Foxconn, the largest assembler of iPhone smartphones, has shed around 50,000 contract jobs since October, claims a report by Nikkei, which points the finger of blame at slowing iPhone sales. And this is not an isolated case, with Pegatron, which is the second largest iPhone assembler, also cutting seasonal contract jobs far earlier than expected. And this is also having an effect on smaller suppliers.
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The problem isn't the size of the cuts – the report makes it clear that these seasonal employment fluctuations are quite normal – but the timing.
According to the report, the cutbacks happened far sooner than expcted at Foxconn.
Normally, the contracts of these workers would be renewed every month from August until mid- to late January, when the workforce is traditionally scaled back for the slow iPhone production season.
This is hitting Foxconn at a time when the company is already focused on consolidation and cutting it workforce. It has already combined its MacBook and iPad assembly divisions with those responsible for assembling Dell and Acer hardware, and is looking to shed 100,000 jobs out of a workforce of 1.1 million by the end of 2018 across its affiliates and subsidiaries.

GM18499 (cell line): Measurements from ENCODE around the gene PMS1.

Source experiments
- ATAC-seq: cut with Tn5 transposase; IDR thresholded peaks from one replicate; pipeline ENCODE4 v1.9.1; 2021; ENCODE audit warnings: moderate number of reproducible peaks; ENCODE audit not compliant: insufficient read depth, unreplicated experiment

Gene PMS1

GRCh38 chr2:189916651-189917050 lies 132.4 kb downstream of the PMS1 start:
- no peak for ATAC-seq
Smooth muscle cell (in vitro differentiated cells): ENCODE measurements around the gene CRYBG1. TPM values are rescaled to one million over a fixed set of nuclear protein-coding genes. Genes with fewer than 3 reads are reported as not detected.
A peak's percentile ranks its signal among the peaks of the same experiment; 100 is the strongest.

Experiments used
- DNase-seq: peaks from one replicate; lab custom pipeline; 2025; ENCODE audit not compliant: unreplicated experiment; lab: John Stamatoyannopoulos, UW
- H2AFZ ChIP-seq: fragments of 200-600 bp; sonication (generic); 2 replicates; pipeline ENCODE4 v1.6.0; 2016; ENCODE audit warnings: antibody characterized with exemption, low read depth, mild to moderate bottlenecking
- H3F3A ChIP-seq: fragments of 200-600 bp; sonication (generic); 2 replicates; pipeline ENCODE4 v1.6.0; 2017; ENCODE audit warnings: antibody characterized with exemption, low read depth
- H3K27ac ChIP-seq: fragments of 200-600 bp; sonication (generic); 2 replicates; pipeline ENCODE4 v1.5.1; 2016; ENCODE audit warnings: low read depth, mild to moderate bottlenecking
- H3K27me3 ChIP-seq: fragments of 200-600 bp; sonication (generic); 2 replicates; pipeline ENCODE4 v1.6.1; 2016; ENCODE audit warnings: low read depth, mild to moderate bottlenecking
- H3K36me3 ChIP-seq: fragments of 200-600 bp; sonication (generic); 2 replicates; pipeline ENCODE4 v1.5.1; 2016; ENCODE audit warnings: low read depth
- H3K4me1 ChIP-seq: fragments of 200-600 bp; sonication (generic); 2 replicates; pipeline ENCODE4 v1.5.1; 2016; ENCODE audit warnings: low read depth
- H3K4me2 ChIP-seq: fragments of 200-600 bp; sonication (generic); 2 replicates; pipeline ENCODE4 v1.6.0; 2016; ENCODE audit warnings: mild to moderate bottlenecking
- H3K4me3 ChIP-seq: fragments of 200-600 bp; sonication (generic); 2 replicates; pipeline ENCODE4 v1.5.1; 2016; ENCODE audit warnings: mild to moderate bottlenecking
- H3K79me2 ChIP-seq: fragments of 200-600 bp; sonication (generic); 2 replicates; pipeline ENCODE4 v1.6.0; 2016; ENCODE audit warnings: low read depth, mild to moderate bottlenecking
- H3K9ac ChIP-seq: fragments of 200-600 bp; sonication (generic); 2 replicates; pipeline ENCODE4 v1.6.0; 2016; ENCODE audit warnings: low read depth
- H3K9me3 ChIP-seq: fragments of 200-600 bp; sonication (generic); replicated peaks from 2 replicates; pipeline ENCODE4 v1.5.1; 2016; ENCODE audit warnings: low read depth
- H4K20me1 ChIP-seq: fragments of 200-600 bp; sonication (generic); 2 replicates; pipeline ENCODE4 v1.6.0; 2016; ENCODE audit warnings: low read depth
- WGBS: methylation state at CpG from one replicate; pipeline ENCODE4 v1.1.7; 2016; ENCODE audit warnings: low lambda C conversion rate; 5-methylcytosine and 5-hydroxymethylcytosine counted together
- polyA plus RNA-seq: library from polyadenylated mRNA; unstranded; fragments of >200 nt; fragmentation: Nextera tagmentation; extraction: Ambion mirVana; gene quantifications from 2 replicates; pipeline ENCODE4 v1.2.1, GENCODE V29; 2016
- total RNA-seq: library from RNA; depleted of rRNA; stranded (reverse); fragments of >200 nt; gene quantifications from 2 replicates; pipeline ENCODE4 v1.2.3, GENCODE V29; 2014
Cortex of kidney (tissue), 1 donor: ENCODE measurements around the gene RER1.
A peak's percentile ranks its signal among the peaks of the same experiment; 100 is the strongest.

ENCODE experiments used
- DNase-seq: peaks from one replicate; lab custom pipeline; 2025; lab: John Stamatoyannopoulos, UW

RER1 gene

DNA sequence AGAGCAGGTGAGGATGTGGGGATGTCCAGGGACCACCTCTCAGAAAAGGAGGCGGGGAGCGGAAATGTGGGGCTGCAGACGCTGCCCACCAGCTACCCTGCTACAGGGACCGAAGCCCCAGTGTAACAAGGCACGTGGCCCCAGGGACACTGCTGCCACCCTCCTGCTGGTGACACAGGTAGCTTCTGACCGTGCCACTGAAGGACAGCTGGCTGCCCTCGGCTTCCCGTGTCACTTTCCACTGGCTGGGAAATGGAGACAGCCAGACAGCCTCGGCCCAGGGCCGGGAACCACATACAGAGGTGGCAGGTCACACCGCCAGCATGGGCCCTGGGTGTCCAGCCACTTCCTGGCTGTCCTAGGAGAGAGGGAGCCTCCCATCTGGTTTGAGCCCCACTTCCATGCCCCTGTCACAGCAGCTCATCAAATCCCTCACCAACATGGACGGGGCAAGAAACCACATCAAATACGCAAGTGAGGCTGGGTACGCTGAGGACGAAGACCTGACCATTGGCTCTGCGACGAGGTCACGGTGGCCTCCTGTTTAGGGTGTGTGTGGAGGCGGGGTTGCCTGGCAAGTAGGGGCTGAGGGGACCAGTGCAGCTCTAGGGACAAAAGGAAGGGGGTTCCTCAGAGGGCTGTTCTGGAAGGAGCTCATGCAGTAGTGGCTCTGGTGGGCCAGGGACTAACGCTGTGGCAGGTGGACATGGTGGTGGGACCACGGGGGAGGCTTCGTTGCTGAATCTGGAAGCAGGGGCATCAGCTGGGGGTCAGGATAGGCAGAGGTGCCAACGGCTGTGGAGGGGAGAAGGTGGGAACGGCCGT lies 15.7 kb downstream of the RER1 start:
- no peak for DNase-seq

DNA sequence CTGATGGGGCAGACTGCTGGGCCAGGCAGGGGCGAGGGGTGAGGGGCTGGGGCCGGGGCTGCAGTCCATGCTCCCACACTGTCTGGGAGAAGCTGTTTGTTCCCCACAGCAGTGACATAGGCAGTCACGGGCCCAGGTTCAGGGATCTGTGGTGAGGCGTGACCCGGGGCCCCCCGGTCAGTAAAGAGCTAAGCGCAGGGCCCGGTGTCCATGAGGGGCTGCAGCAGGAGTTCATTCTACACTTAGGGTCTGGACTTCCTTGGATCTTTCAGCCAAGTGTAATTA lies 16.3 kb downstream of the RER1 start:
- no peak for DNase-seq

The reports coming out of Pegatron tell a similar story:
A source close to the company [Pegatron] said its normal practice was to reduce the 200,000-strong head count by tens of thousands every month until reaching about 100,000 – the minimum required for daily operation, according to one source familiar with the situation. "And for , it just happened sooner than in the past because of poor demand."
It's also bad for the smaller suppliers:
One key component supplier based in Shenzhen had asked 4,000 workers to take an extended "vacation" from October to March, a person with knowledge of the situation said. "The company has not actively laid off those workers yet. It will decide whether or not to lay them off after March 1," the source said.
Several other companies closely related to iPhone manufacturing – such as chipmaker TSMC – have slashed forecasts for 2019 amid a sharp decline in demand for smartphones.